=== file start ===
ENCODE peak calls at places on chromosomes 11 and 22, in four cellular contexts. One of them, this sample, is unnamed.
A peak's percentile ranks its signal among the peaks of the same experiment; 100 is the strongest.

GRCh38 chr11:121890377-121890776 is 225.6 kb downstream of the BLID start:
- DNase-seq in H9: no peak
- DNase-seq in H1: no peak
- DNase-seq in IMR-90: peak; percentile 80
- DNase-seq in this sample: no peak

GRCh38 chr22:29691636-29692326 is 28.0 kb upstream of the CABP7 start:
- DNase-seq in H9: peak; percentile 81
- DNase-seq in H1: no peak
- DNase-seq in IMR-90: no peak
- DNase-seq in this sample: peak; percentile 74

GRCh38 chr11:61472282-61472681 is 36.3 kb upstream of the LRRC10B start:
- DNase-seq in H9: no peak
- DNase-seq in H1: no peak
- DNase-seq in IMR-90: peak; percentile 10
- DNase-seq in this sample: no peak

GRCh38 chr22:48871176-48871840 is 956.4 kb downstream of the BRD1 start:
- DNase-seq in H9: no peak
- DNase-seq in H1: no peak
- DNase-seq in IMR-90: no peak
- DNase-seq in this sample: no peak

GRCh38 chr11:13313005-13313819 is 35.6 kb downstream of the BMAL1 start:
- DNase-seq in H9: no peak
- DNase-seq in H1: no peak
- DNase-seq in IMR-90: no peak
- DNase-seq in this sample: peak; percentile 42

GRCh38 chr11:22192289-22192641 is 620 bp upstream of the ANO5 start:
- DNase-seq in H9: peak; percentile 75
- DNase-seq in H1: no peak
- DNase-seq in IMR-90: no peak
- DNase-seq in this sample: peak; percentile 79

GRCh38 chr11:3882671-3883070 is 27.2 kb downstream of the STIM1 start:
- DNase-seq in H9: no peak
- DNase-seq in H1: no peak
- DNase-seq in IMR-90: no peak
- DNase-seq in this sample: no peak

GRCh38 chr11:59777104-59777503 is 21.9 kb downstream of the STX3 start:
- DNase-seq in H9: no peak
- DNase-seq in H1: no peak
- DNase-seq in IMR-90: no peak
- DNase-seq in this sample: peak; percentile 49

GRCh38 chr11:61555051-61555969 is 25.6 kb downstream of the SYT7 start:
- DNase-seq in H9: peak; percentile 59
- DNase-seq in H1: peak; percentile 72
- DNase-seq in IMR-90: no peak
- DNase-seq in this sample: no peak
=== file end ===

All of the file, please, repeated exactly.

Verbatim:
ENCODE peak calls at places on chromosomes 11 and 22, in four cellular contexts. One of them, this sample, is unnamed.
A peak's percentile ranks its signal among the peaks of the same experiment; 100 is the strongest.

GRCh38 chr11:121890377-121890776 is 225.6 kb downstream of the BLID start:
- DNase-seq in H9: no peak
- DNase-seq in H1: no peak
- DNase-seq in IMR-90: peak; percentile 80
- DNase-seq in this sample: no peak

GRCh38 chr22:29691636-29692326 is 28.0 kb upstream of the CABP7 start:
- DNase-seq in H9: peak; percentile 81
- DNase-seq in H1: no peak
- DNase-seq in IMR-90: no peak
- DNase-seq in this sample: peak; percentile 74

GRCh38 chr11:61472282-61472681 is 36.3 kb upstream of the LRRC10B start:
- DNase-seq in H9: no peak
- DNase-seq in H1: no peak
- DNase-seq in IMR-90: peak; percentile 10
- DNase-seq in this sample: no peak

GRCh38 chr22:48871176-48871840 is 956.4 kb downstream of the BRD1 start:
- DNase-seq in H9: no peak
- DNase-seq in H1: no peak
- DNase-seq in IMR-90: no peak
- DNase-seq in this sample: no peak

GRCh38 chr11:13313005-13313819 is 35.6 kb downstream of the BMAL1 start:
- DNase-seq in H9: no peak
- DNase-seq in H1: no peak
- DNase-seq in IMR-90: no peak
- DNase-seq in this sample: peak; percentile 42

GRCh38 chr11:22192289-22192641 is 620 bp upstream of the ANO5 start:
- DNase-seq in H9: peak; percentile 75
- DNase-seq in H1: no peak
- DNase-seq in IMR-90: no peak
- DNase-seq in this sample: peak; percentile 79

GRCh38 chr11:3882671-3883070 is 27.2 kb downstream of the STIM1 start:
- DNase-seq in H9: no peak
- DNase-seq in H1: no peak
- DNase-seq in IMR-90: no peak
- DNase-seq in this sample: no peak

GRCh38 chr11:59777104-59777503 is 21.9 kb downstream of the STX3 start:
- DNase-seq in H9: no peak
- DNase-seq in H1: no peak
- DNase-seq in IMR-90: no peak
- DNase-seq in this sample: peak; percentile 49

GRCh38 chr11:61555051-61555969 is 25.6 kb downstream of the SYT7 start:
- DNase-seq in H9: peak; percentile 59
- DNase-seq in H1: peak; percentile 72
- DNase-seq in IMR-90: no peak
- DNase-seq in this sample: no peak